In honor of Steven Spielberg‘s new newspaper drama The Post, we’ve combed through the archives, pounded the pavement, dusted off the typewriter and put together a list of some of the best newsroom movies fit to print. It’s a list comprised of both crusading, truth-seeking journalists and career opportunists willing to bend the truth as long as it makes for a great story. The connective tissue holding these films together is the ever-present newsroom, where typewriters sing and the truth lives or dies when a story goes to the presses.
Posted on Tuesday, June 4th, 2013 by Russ Fischer
This BBC doc on Joel and Ethan Coen is hardly new — it was created in 2000, during the production of O Brother, Where Art Thou?. But seeing the brothers in action is rare enough that even a 13-year old behind the scenes look is going to count as new for many people. There’s even some interview footage with cinematographer Roger Deakins, who almost as reclusive as the Coens.
The films of Joel and Ethan Coen are so fully formed, and so specific to a recognizable point of view, that viewers seem to want an explanation for the origin of that sensibility. It’s a fool’s errand to some extent; explaining anyone’s artistic work tends to be, and the Coens are more reluctant than most to discuss “reasons.” The ready affability of the brothers in this interview even mocks any attempt to paint them as weird, aloof geniuses. And given that the doc opens with some explicitly outlandish myth-making, it’s worth keeping in mind that there could well be some low-level mythologizing going on throughout. But the Coens’ work is so good that such legend-building is pretty natural.
There’s great stuff here, notably the contradiction between what seems to be a very easygoing shoot, and the rigorously structured production that allows it to be that way. Then, of course, there’s the communication between the brothers, which is so ingrained that it barely even looks like communication at all. And the idea that Fargo was shot just because it was the cheapest script they happened to have laying around at the time is the sort of thing that will make some other filmmakers bang their heads on a table in frustration.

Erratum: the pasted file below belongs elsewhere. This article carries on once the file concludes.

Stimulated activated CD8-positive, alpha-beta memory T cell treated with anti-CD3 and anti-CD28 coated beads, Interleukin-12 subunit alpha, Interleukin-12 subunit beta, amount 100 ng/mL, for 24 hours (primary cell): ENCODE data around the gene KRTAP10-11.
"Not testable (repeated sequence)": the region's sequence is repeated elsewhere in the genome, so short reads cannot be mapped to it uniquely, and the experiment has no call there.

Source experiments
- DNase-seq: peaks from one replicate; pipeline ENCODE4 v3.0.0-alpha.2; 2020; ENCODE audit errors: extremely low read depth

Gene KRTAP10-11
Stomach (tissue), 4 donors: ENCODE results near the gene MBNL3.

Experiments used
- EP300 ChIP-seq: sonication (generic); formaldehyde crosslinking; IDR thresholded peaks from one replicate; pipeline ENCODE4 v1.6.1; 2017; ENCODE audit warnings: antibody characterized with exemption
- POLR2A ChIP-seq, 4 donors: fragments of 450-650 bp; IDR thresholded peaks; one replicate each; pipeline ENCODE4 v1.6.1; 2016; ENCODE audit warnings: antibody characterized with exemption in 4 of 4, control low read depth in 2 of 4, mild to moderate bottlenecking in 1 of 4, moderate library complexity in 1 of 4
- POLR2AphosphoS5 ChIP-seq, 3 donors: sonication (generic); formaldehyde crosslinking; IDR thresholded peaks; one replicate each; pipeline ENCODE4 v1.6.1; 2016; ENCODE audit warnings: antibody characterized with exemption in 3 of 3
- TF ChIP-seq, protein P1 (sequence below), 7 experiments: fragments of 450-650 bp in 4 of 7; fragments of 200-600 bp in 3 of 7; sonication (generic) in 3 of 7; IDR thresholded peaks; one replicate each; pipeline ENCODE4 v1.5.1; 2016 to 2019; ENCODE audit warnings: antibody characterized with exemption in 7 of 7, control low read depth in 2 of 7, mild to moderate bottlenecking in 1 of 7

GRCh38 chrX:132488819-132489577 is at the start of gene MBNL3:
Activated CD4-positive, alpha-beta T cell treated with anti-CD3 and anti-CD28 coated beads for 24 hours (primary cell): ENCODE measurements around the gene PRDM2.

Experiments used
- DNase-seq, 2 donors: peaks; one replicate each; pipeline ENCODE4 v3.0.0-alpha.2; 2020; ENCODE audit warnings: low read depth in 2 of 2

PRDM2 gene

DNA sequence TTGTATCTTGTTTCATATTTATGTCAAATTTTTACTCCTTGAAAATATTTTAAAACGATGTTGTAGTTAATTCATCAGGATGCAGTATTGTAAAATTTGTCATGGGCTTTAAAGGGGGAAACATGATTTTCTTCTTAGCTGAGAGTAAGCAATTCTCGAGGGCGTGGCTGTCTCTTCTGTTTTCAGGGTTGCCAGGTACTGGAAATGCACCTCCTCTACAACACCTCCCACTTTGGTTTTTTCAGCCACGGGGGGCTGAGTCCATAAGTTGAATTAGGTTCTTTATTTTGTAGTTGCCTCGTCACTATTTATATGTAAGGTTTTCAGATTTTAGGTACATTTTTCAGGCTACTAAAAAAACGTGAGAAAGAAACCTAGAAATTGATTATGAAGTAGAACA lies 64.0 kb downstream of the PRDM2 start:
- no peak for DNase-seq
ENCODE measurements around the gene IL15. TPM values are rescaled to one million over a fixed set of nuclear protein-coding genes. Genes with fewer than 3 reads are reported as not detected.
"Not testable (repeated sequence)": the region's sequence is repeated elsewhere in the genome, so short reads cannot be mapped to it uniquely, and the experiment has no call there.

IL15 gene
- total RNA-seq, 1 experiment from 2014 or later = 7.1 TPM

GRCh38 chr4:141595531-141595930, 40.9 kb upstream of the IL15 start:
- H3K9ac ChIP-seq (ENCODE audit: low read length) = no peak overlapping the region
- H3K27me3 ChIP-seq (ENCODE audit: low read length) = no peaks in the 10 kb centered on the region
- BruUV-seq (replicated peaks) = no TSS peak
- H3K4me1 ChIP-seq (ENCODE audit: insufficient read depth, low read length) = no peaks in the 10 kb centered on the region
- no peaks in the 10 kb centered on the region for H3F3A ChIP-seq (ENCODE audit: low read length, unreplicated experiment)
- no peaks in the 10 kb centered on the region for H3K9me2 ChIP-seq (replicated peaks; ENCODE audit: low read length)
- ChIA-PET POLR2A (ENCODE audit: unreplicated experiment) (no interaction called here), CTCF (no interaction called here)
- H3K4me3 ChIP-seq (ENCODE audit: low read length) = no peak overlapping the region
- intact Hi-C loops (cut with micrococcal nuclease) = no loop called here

Check out the doc below. Read More »
Posted on Friday, July 8th, 2011 by Germain Lussier
Nope. Not even three previews could come close to showcasing all the awesome stuff that’ll be at Gallery 1988 in Los Angeles Friday night (yes, tonight) as Crazy 4 Cult 5: I’m Too Old For This Sh*t finally opens to the world. The show features work from over 100 artists interpreting a wide variety of cult films and, in this final (and biggest yet) preview for the show you’ll see Max Dalton‘s Monty Python and the Holy Grail inspired piece, Fight Club through the eyes of Joshua Budich, Brandon Schaefer‘s take on The Evil Dead and other art based on movies like Being John Malkovich, Buffalo 66, The Karate Kid, Mulholland Dr., A Clockwork Orange, The Hudsucker Proxy and more. There are over twenty new pieces below the jump.
This Friday, Gallery 1988 in Los Angeles will hold the fifth Crazy 4 Cult art show, an annual exhibition which I’ve called the super bowl of pop culture art. The great guys at G1988 have given me a bunch of art from the show to premiere on the site. We posted part one here and part two here.
After the jump you will find part two of our preview, which includes JoeBot’s follow-up to the popular Fireflies record album — a record design for Dr. Horrible, Casey Weldon’s Pee-Wee’s Big Adventure poster, /Film favorite Scott C’s tribute to Easy Rider, and more. So what are you waiting for?
Posted on Monday, January 24th, 2011 by Peter Sciretta
UK graphic artist Tom Muller has created an awesome infographic connecting the dots of reoccurring actors in the movies of Coen Bothers. Hit the jump to see the graphic.